skip to content

The Centre for the Study of Global Human Movement


This programme of research explores the structure and mechanisms underpinning migration flows – both regular and irregular – and the integration of migrants into hosting communities. It brings together scholars from a variety of disciplines, ranging from Land economy (Dr Maria Abreu) to Criminology (Professor Loraine Gelsthorpe and Dr Paolo Campana), and Computer Sciences (Cambridge Cybercrime Centre, Dr Alice Hutchings). It adopts a cutting-edge mix of different methods of data collection, including sites ‘scraped’ from the Internet, and surveillance data generated by law enforcement agencies. Crucially, these large-scale datasets will be complemented with qualitative interviews with migrants and asylum-seekers at different stages of the migration process.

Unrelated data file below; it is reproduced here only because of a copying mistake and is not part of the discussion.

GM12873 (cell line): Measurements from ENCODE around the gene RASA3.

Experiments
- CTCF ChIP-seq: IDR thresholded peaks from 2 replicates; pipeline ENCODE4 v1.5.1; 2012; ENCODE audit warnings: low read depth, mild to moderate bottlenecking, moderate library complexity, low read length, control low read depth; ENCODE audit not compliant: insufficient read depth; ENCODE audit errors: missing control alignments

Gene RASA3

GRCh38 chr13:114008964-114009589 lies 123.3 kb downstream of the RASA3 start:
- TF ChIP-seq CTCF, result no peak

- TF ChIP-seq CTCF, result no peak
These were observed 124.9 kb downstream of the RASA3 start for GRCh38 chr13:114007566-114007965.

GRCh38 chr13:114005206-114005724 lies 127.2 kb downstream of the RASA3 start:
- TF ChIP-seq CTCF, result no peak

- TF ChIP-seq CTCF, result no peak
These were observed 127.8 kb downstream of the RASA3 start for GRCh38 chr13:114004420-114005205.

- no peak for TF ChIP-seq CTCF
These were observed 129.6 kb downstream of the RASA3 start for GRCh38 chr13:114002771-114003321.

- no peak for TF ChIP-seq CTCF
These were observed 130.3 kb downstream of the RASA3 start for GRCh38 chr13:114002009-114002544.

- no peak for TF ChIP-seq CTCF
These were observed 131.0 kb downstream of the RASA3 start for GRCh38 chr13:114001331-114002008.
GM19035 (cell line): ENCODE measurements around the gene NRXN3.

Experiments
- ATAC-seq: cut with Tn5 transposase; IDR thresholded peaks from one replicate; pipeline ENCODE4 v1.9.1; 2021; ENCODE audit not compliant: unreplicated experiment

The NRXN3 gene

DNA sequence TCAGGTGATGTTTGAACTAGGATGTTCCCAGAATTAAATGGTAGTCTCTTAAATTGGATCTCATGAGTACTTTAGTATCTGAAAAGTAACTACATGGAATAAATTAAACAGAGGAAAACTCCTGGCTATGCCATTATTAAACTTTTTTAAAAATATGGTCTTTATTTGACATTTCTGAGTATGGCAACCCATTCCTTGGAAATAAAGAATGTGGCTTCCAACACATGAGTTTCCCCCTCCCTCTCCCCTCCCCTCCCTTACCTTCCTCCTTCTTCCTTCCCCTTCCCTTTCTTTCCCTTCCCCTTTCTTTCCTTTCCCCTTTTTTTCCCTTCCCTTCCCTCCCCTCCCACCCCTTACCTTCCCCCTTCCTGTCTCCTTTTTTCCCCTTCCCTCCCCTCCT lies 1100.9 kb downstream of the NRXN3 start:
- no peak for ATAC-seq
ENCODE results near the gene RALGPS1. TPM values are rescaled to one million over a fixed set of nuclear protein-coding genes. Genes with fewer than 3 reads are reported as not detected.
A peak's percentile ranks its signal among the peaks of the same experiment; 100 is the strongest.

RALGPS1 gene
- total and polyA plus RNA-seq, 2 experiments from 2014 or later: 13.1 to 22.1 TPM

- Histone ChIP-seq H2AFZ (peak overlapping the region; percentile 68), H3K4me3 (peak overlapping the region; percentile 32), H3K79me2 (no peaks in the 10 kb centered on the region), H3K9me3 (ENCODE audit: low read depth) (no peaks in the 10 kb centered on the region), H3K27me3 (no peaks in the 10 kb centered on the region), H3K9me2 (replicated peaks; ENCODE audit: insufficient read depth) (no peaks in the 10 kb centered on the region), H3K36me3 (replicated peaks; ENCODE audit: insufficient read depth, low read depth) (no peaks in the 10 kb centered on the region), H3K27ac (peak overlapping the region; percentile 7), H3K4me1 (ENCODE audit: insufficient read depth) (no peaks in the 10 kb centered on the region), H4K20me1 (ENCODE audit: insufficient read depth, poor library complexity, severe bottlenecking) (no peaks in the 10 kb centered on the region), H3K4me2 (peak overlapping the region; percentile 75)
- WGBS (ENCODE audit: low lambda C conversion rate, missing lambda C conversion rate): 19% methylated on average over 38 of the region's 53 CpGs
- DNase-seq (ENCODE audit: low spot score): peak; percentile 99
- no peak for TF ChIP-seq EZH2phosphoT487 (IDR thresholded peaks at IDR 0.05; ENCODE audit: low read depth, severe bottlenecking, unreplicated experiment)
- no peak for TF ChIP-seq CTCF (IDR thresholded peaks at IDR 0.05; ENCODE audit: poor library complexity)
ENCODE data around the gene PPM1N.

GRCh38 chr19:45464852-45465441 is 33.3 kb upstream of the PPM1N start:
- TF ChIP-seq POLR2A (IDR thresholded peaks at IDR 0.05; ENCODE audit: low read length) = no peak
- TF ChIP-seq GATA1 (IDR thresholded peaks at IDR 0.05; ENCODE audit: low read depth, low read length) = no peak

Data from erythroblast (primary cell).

This programme will look at multiple aspects associated with the movement of migrants, including the governance of spaces (e.g. ethnic enclaves, refugee camps, local communities), the role of social capital and spatial aspects in fostering – or hindering -- integration, as well as the structure and activities of criminal networks underpinning human trafficking, people smuggling and modern slavery.

As part of this programme we will empirically reconstruct the journeys travelled by migrants as well as the organisation of smuggling operations; we will explore the experiences of migrants – with particular attention paid to the problems that migrant women may face – as well as the role of online frauds/forgeries and informal money transfers in providing an infrastructure to support human movements. Given the inherently relational nature of the phenomenon analysed, this programme adopts a strong social network analysis component.

Finally, this programme will develop evidence-based policy recommendations to inform policy-makers at the local, national and European level. It will also constitute the continuation of an existing project in relation to professional knowledge of migration so as to expose and challenge precepts and stereotypical thinking within professional groups within the Criminal Justice and Education systems.

Convenors: Paolo Campana and  Loraine Gelsthorpe (Criminology), Maria Abreu (Land Economy),  Alice Hutchings (Computer Lab)